Adventure, Mystery, and Romance: Formula Stories as Art and Popular Culture

Front Cover
University of Chicago Press, Jul 15, 1977 - Language Arts & Disciplines - 344 pages
0 Reviews
In this first general theory for the analysis of popular literary formulas, John G. Cawelti reveals the artistry that underlies the best in formulaic literature. Cawelti discusses such seemingly diverse works as Mario Puzo's The Godfather, Dorothy Sayers's The Nine Tailors, and Owen Wister's The Virginian in the light of his hypotheses about the cultural function of formula literature. He describes the most important artistic characteristics of popular formula stories and the differences between this literature and that commonly labeled "high" or "serious" literature. He also defines the archetypal patterns of adventure, mystery, romance, melodrama, and fantasy, and offers a tentative account of their basis in human psychology.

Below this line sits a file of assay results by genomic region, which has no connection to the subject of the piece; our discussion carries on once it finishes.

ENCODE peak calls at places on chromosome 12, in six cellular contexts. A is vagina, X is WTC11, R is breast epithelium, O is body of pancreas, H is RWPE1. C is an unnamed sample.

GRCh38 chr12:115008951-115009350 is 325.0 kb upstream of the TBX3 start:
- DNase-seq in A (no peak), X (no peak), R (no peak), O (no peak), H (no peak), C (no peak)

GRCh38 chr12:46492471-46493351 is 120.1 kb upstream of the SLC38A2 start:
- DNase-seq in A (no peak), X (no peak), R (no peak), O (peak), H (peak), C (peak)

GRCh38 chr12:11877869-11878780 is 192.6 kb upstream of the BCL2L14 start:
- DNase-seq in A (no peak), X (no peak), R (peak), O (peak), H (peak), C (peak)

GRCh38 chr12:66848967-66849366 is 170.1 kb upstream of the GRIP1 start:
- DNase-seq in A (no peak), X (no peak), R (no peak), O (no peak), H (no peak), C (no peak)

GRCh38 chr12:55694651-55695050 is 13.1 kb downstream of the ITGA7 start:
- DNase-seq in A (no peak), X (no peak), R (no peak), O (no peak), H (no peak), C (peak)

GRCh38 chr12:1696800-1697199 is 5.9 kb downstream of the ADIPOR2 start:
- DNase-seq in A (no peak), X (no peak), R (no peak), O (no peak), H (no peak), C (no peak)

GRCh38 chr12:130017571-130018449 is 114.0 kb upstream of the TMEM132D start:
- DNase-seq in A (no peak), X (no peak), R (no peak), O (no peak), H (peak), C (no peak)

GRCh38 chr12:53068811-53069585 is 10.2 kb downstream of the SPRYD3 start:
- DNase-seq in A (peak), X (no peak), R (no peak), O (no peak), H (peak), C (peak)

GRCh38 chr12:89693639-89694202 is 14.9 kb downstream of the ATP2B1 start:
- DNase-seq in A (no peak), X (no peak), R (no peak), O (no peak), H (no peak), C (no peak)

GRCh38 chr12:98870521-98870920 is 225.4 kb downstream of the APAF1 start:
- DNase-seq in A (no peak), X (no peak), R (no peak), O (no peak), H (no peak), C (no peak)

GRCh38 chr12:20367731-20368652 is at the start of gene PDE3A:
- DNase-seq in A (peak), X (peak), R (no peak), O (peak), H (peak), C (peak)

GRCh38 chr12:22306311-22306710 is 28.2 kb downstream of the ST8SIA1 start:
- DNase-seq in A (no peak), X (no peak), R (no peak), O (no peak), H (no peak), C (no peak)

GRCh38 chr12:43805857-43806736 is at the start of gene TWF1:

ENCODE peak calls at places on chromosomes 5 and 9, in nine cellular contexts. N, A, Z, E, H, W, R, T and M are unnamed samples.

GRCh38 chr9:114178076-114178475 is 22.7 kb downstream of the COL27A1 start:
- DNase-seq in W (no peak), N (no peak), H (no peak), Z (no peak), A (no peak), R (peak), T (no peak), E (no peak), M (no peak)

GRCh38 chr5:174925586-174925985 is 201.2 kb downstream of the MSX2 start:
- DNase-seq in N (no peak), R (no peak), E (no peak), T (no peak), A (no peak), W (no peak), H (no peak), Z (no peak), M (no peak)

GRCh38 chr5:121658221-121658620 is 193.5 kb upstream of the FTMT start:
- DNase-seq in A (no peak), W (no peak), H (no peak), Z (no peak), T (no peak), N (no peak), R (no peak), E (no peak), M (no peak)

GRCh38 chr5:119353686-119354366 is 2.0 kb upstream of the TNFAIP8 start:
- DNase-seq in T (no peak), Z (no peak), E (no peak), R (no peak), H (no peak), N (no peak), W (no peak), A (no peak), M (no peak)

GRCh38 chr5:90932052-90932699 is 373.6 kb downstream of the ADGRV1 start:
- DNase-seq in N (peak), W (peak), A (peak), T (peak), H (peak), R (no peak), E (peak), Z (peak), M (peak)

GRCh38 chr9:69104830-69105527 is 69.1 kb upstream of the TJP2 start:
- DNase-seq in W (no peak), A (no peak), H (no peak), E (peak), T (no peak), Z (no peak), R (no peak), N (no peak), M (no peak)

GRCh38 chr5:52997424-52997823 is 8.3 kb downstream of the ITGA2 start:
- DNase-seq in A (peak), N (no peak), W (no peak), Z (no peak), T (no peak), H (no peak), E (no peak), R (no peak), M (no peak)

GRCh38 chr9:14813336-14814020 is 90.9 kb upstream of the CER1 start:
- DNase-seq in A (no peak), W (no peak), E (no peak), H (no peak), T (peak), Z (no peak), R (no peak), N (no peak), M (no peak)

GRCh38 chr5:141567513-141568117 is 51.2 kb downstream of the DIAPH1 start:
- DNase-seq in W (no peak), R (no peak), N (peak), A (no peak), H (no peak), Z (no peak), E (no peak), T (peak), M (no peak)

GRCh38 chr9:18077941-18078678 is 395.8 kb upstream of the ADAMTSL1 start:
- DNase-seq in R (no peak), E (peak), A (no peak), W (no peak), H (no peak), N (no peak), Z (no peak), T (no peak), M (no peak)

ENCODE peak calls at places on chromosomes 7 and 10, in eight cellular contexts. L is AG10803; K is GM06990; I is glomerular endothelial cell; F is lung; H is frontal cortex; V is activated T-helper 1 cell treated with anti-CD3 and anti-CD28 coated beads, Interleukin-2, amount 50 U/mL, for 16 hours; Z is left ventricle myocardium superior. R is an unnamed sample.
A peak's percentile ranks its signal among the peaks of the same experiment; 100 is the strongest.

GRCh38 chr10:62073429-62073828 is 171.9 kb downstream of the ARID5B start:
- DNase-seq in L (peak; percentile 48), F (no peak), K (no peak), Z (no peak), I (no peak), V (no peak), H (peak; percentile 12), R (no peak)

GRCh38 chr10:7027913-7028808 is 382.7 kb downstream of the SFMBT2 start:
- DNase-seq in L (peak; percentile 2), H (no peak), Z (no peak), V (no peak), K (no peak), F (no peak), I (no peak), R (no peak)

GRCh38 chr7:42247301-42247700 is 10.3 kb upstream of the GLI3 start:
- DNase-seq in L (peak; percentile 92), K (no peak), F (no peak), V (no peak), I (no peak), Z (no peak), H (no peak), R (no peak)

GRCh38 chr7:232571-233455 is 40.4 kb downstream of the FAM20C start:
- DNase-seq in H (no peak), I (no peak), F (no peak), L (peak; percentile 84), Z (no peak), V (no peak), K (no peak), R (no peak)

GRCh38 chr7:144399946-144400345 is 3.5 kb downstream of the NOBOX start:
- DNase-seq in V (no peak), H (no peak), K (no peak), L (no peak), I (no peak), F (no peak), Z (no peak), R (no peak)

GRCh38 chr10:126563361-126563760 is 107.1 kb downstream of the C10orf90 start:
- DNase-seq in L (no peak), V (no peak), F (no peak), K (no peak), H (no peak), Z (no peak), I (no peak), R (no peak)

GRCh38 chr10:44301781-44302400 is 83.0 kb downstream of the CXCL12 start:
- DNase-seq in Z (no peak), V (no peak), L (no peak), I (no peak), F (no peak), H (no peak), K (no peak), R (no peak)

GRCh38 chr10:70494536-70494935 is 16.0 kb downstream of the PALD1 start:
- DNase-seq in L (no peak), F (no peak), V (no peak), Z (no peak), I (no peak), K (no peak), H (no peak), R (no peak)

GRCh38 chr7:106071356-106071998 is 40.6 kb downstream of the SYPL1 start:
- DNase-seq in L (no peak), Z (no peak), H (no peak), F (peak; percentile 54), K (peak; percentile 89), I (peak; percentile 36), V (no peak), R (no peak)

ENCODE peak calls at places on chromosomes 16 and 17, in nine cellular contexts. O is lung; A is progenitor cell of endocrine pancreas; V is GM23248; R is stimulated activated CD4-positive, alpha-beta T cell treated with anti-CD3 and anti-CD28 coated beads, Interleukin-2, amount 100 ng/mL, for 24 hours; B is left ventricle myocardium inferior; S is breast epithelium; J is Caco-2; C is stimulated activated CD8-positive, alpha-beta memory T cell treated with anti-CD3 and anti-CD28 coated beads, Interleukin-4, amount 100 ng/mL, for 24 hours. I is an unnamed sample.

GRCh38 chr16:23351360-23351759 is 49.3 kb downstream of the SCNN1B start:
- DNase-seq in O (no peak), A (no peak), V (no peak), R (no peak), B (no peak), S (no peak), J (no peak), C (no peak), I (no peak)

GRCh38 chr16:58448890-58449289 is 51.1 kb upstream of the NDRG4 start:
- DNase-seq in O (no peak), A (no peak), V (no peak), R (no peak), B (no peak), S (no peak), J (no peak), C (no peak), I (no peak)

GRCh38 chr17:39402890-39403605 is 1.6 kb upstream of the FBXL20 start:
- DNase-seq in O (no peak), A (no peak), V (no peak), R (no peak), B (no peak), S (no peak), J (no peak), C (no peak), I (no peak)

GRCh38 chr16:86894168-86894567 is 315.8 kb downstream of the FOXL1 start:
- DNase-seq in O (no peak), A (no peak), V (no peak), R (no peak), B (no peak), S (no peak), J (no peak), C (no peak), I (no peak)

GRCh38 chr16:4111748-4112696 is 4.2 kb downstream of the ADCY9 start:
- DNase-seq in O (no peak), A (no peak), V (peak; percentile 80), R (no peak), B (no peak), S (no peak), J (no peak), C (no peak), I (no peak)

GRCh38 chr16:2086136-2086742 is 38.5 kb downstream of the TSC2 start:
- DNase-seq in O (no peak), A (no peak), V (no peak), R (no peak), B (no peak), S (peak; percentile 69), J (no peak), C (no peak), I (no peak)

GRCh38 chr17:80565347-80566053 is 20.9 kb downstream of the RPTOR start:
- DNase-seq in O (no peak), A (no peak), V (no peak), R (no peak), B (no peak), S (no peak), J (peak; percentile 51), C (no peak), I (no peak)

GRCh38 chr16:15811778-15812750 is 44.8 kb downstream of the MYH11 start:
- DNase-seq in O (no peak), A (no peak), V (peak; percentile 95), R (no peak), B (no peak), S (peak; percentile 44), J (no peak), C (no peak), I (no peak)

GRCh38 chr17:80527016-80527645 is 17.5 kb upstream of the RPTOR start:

What people are saying - Write a review

We haven't found any reviews in the usual places.

Other editions - View all

References to this book

All Book Search results »

Bibliographic information